Trees and other green landscaping elements are some of your association's most valuable assets. In addition to providing all-important curb appeal, trees and shrubs provide privacy, act as windscreens, and prevent soil erosion. Taking care of your trees and other large plants is just as important as caring for your paved surfaces, roofing, or any other exterior element.
The impact of winter’s adverse weather on the health and survival of plants is difficult to predict. The current extreme drought conditions in New Jersey, combined with two very severe winters have presented a worst-possible-case scenario for all natural vegetation, and put enormous stress on suburban trees.
Trees struggling against root restriction, poor drainage and the subpar soil conditions that exist in many communities are particularly hard-hit. Frozen ground has inhibited the intake of water through roots, while at the same time, icy winds have accelerated the process of water loss (or “transpiration”) through leaves and stems resulting in a condition known as winterkill. The trees’ weakened condition is an open invitation to attracting rot, fungi, and a variety of insects. The degree of plant injury above and below ground may not be readily apparent, but the effects may be felt long into the future. Come springtime, many of your community trees will experience much slower growth while they rebuild their defenses.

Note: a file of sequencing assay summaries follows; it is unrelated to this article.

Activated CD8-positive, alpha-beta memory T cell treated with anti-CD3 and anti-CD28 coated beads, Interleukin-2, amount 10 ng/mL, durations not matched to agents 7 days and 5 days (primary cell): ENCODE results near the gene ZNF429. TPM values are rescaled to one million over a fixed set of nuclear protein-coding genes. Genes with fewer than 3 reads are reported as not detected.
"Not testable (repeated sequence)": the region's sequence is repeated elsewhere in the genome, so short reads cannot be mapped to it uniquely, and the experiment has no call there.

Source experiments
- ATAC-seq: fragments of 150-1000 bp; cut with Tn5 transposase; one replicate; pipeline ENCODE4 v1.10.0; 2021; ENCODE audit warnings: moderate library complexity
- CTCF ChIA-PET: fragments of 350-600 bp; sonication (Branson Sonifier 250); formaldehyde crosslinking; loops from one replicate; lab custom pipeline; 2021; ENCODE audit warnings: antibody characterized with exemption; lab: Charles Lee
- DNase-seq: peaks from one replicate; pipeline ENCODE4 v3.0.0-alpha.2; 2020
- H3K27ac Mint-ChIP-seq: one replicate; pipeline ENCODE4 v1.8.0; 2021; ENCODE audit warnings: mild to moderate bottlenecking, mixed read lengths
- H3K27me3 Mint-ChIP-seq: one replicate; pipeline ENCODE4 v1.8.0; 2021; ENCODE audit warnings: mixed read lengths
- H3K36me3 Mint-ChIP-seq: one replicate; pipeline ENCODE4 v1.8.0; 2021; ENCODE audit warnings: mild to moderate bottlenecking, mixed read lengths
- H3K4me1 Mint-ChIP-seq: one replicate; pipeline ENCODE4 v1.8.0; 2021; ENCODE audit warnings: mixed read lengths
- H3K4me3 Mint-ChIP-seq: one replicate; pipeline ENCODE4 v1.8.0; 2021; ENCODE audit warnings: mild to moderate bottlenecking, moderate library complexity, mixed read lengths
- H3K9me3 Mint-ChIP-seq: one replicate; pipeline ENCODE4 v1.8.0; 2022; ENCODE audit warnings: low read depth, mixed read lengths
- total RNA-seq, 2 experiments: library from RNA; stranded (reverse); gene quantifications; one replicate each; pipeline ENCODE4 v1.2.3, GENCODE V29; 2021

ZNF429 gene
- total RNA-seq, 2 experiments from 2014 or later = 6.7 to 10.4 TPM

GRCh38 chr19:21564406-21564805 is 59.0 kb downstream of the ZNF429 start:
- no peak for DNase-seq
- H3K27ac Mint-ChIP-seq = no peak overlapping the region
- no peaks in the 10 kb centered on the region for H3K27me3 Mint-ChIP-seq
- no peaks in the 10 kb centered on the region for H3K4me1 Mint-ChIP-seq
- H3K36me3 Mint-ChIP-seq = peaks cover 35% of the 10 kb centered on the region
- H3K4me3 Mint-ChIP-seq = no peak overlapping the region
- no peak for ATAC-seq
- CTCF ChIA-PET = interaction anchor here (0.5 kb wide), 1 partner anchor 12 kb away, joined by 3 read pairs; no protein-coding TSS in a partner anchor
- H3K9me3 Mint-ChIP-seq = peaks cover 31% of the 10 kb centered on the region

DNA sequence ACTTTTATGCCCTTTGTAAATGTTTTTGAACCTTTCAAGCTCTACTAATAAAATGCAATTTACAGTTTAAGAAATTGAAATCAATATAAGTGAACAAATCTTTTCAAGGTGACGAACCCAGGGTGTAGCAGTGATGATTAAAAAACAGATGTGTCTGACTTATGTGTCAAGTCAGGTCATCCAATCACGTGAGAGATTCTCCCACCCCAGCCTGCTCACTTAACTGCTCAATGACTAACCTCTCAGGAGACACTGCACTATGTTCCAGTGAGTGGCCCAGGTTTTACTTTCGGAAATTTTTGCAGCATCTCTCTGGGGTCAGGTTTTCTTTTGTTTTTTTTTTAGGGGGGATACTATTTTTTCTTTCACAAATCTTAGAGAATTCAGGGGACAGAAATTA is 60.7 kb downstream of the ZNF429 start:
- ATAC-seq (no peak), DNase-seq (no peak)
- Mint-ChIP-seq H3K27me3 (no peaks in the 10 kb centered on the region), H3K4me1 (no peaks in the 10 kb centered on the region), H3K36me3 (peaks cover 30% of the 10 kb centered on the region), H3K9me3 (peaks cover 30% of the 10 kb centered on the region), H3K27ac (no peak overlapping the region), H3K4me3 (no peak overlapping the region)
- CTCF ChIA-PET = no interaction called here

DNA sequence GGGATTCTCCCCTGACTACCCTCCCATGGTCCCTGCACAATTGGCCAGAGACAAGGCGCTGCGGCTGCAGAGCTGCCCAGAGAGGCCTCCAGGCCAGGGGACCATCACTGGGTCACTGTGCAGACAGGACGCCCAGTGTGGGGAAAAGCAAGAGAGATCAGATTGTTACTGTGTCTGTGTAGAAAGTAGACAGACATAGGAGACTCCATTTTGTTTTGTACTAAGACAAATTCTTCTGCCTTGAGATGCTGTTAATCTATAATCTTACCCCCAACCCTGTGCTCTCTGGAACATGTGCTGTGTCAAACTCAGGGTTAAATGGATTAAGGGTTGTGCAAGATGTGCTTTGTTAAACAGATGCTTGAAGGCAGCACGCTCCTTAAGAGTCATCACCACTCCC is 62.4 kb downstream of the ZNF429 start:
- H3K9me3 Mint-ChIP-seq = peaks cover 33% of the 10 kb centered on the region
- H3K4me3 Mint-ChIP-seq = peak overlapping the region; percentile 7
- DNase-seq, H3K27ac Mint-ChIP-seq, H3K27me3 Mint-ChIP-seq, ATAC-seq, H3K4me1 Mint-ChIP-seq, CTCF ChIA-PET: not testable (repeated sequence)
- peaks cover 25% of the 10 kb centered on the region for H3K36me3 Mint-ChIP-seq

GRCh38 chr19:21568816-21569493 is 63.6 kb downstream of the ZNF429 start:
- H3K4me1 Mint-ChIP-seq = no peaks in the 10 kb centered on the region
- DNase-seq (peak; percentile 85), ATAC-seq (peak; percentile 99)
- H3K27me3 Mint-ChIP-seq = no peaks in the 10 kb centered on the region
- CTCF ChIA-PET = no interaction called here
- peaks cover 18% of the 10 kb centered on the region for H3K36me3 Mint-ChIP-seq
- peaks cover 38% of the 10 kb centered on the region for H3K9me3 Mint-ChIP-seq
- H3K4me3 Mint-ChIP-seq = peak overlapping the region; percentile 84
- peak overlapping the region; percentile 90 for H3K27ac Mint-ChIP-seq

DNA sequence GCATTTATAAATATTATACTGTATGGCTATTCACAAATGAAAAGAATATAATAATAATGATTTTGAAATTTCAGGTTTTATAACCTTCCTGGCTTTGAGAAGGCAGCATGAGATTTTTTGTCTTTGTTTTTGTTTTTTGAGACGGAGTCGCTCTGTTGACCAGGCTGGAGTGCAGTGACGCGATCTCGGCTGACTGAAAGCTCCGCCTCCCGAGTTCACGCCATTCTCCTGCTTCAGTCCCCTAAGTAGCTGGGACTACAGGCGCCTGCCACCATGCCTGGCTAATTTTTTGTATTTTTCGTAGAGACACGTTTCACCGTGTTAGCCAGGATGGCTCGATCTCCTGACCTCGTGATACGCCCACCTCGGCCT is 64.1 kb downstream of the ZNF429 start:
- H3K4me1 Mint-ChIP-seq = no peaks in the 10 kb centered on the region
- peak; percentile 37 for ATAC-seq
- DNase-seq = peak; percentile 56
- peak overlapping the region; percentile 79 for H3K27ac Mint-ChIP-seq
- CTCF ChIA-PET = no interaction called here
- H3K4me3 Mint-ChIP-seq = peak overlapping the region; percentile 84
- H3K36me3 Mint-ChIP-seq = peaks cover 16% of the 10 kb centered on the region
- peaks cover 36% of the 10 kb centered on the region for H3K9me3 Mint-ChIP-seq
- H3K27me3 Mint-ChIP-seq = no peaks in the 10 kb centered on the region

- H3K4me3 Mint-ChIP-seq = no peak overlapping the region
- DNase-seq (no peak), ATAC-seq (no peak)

Trees and shrubs that have suffered will definitely benefit from special care, including watering and maintaining adequate soil moisture, proper mulching, careful pruning, bio-fertilization and applications of Cambistat—a treatment that reduces canopy growth and redirects that energy to other parts of the tree's system, such as roots, defense and storage. A good root system is necessary for overcoming drought and winter stress, and early bio-fertilization will help encourage root growth and give your trees and shrubs a head start.
Early Preventive Maintenance
Trees and shrubs sleep in winter—and so do parasites. The early application of horticultural oil is safe for the environment and prevents over-wintering pests from attacking your trees and shrubs later in the season. The application of horticultural oil on woody plants to control a large variety of pests is not a new practice, but is one that has not been widely used until recently. In response to increasing public demand to reduce chemical pesticide use, refined horticultural oils provide a safer and more environmentally friendly method of pest management. They degrade quickly following application, are non-toxic to humans and wildlife and fit very nicely into a Plant Health Care (PHC) program.
In the interest of reducing negative environmental impact while at the same time insuring the preservation of your landscape's trees and shrubs, the professional tree care industry has developed the PHC system, which enables professional practitioners to monitor your landscape plants on a regular basis and select the most environmentally sound and economically viable methods for maintaining plant vigor while controlling insects and diseases. PHC employs principles of Integrated Pest Management (IPM), using fewer pesticides and increasing inspection and monitoring visits during the growing season. The number of visits is personalized for your community, based on the trees and shrubs in your landscape.